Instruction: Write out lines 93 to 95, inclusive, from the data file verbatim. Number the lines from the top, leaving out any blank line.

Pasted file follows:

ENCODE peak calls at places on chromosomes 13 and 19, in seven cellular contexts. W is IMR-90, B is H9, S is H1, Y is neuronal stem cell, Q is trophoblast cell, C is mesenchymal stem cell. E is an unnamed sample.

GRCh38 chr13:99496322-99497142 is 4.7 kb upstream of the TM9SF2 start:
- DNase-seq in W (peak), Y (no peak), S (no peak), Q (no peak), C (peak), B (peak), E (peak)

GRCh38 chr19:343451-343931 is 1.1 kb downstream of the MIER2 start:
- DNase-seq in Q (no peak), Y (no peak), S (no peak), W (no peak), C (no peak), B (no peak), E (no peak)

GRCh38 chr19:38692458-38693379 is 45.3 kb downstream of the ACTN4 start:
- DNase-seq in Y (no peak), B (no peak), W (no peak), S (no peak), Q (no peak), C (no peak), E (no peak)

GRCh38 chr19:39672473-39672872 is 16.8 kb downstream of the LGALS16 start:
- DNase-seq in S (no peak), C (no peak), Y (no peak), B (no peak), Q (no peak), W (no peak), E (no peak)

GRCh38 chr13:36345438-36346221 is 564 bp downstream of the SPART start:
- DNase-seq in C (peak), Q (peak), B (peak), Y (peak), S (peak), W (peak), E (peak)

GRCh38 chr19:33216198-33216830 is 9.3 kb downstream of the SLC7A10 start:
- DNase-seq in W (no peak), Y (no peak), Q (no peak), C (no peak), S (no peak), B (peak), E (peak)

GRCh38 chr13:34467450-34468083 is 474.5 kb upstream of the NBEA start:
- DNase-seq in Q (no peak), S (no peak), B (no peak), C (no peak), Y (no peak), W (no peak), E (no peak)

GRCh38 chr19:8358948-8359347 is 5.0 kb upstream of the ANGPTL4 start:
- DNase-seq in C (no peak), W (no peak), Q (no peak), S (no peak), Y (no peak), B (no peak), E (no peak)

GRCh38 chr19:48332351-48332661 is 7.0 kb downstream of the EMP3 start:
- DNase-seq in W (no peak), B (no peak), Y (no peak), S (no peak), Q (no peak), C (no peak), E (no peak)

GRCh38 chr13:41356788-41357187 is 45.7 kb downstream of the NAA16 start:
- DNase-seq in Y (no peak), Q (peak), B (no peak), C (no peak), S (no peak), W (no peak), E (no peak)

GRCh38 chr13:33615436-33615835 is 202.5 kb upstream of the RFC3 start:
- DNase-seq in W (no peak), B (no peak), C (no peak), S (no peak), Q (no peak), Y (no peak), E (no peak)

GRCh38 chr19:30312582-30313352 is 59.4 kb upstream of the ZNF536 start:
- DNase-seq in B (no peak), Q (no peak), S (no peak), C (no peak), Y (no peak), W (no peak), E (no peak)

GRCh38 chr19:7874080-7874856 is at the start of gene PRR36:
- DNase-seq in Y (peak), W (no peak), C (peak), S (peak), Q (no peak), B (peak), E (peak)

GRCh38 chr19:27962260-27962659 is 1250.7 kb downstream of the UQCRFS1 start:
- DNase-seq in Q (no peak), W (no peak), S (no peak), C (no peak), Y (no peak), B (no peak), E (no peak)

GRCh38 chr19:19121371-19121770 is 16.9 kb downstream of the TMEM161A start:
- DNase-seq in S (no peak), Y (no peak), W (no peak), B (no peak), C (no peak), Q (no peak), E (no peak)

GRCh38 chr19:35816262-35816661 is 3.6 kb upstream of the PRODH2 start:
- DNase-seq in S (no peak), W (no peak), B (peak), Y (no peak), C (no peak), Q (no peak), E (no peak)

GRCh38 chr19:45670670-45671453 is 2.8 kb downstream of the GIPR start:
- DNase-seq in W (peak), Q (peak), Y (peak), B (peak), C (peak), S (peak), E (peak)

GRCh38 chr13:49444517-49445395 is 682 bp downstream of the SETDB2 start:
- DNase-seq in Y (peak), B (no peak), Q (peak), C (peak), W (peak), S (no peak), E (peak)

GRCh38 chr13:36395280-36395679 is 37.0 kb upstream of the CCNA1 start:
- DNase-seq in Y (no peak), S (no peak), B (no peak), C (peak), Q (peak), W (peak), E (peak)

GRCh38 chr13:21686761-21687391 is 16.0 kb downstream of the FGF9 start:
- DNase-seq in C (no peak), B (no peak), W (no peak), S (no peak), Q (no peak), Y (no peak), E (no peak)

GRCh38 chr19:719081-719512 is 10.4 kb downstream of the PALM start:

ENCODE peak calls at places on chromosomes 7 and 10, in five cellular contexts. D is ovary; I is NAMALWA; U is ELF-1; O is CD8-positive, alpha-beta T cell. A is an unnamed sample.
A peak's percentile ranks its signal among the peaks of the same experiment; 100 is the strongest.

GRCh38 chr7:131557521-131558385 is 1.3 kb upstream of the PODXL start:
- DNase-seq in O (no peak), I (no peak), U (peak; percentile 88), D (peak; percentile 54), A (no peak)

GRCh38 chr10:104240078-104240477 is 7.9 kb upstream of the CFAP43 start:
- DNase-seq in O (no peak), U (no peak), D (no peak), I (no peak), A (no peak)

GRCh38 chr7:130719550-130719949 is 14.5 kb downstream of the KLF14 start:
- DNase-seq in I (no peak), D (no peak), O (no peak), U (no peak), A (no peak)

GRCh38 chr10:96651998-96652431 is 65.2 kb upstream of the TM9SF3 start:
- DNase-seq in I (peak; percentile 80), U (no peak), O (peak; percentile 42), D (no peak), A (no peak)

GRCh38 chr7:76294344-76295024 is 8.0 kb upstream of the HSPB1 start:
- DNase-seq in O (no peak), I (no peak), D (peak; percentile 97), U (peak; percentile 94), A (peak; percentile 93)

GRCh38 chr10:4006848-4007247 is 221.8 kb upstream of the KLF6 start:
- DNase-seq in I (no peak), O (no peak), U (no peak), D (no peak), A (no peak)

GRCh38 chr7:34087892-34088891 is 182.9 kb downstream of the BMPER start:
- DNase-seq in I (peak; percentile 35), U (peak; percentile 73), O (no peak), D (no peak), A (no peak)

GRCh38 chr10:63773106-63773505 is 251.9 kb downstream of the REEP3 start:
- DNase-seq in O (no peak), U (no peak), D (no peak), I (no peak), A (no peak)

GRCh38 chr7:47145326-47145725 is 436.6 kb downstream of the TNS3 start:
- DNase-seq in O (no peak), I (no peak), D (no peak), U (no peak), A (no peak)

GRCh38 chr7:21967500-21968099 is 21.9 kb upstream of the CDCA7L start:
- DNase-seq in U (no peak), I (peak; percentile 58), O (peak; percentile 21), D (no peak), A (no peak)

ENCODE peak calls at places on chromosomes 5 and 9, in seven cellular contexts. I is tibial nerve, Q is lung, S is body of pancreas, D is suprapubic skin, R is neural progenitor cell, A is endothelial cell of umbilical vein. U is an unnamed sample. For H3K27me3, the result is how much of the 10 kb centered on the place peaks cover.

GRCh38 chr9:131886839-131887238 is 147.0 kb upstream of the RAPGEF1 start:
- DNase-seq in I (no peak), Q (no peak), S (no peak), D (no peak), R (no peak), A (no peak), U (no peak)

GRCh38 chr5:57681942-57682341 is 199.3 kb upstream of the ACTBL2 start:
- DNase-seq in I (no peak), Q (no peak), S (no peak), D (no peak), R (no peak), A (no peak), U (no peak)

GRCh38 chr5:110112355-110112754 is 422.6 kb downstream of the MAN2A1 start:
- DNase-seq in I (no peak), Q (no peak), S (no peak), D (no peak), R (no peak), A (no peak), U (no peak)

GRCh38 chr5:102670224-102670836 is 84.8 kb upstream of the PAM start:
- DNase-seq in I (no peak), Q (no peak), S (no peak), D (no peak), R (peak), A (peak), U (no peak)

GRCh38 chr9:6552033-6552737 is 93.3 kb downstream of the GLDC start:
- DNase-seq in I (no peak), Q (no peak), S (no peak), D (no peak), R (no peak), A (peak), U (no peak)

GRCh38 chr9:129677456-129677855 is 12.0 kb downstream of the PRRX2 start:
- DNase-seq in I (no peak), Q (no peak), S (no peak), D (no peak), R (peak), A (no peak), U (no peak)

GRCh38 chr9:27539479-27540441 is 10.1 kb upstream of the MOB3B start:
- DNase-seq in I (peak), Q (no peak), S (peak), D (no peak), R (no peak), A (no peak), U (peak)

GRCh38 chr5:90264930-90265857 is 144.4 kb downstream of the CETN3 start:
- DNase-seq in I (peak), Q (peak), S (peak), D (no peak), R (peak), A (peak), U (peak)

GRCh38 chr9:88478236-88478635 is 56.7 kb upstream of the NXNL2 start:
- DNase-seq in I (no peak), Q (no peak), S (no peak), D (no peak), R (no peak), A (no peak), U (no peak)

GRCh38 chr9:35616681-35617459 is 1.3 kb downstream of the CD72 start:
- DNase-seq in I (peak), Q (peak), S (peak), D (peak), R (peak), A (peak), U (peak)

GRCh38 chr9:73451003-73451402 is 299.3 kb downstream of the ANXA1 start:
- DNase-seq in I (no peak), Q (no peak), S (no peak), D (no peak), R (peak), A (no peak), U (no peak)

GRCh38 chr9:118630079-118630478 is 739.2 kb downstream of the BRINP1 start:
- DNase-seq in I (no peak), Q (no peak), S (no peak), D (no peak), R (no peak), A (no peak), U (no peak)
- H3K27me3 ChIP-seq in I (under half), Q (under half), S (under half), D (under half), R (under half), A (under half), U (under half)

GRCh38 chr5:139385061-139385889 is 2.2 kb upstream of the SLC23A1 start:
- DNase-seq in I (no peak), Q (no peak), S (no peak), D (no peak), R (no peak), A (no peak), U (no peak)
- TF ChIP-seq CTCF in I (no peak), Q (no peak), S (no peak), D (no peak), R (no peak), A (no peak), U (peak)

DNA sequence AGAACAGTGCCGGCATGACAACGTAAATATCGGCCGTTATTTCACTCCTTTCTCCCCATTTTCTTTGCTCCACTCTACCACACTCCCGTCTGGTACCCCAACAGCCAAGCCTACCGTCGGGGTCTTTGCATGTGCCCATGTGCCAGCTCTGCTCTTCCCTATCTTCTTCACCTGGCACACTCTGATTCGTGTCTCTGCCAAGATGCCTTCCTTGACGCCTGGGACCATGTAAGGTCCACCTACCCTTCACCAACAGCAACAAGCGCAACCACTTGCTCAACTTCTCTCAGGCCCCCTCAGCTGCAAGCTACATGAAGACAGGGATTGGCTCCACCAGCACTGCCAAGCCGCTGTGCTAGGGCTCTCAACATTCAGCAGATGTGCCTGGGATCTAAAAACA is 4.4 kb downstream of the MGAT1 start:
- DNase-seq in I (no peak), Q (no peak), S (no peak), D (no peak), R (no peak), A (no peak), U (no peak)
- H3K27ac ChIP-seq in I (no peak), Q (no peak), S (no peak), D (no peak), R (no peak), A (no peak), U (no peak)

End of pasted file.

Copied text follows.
- TF ChIP-seq CTCF in I (no peak), Q (no peak), S (no peak), D (no peak), R (no peak), A (no peak), U (peak)

DNA sequence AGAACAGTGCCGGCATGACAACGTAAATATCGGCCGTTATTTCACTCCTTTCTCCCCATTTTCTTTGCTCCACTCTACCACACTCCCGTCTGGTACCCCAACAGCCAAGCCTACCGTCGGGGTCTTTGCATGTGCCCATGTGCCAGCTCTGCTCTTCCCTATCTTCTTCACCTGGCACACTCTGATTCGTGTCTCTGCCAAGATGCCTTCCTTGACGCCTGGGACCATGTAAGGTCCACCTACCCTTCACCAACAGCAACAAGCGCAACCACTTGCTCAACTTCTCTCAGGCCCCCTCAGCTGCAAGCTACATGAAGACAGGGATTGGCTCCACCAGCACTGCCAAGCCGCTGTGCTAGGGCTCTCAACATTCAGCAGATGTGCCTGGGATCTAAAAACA is 4.4 kb downstream of the MGAT1 start:
- DNase-seq in I (no peak), Q (no peak), S (no peak), D (no peak), R (no peak), A (no peak), U (no peak)